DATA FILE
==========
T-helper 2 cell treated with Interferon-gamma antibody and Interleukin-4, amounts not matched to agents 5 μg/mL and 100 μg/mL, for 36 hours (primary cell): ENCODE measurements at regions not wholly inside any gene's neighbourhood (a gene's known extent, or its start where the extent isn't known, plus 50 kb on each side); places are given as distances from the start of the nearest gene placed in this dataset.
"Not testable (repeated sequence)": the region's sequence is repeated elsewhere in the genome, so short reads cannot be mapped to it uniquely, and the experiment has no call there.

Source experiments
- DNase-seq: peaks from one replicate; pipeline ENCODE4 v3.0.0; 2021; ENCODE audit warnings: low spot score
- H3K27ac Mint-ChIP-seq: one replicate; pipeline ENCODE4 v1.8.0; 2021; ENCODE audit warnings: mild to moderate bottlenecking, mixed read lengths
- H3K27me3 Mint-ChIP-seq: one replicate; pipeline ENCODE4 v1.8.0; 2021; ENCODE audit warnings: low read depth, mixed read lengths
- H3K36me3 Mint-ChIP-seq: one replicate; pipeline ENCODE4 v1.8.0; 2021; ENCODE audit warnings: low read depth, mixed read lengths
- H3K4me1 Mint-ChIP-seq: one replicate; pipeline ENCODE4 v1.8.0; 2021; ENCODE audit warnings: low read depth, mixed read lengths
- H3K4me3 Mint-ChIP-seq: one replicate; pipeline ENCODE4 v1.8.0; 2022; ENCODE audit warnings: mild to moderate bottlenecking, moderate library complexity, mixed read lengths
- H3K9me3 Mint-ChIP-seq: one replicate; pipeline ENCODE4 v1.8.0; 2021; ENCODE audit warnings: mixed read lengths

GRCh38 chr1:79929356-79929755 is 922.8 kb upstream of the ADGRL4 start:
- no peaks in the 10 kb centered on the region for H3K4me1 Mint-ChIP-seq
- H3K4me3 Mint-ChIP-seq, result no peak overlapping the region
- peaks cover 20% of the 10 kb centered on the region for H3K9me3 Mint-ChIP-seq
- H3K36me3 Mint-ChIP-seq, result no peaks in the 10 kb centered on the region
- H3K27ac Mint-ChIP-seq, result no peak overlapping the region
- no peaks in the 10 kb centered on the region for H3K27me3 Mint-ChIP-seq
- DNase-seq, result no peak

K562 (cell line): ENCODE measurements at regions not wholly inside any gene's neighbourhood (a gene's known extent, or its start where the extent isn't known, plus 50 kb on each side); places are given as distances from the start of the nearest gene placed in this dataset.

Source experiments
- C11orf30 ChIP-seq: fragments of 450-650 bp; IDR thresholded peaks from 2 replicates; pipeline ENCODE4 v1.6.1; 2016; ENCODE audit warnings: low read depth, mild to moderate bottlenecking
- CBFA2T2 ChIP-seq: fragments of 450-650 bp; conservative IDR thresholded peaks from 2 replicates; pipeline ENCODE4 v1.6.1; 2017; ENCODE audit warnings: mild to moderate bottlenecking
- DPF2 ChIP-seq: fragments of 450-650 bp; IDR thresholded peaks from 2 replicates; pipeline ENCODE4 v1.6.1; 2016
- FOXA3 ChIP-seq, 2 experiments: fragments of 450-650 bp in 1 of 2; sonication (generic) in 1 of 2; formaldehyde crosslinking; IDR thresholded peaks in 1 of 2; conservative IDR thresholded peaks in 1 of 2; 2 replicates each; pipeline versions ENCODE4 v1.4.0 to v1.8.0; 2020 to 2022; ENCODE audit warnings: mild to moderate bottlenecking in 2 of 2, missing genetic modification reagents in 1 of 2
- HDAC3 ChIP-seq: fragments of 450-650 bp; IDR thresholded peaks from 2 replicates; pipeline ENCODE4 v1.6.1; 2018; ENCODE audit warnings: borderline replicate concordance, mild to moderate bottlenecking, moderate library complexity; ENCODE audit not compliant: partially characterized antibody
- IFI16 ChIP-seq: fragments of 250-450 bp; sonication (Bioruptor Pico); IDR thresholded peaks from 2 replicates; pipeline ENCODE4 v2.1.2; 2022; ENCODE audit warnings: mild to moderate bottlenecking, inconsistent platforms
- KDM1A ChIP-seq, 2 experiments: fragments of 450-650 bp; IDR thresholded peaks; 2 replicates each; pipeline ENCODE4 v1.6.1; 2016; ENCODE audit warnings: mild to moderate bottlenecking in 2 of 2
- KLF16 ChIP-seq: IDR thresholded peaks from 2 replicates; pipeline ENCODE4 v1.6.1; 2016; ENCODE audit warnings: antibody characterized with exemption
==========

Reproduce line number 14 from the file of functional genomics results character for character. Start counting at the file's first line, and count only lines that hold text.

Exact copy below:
- peaks cover 20% of the 10 kb centered on the region for H3K9me3 Mint-ChIP-seq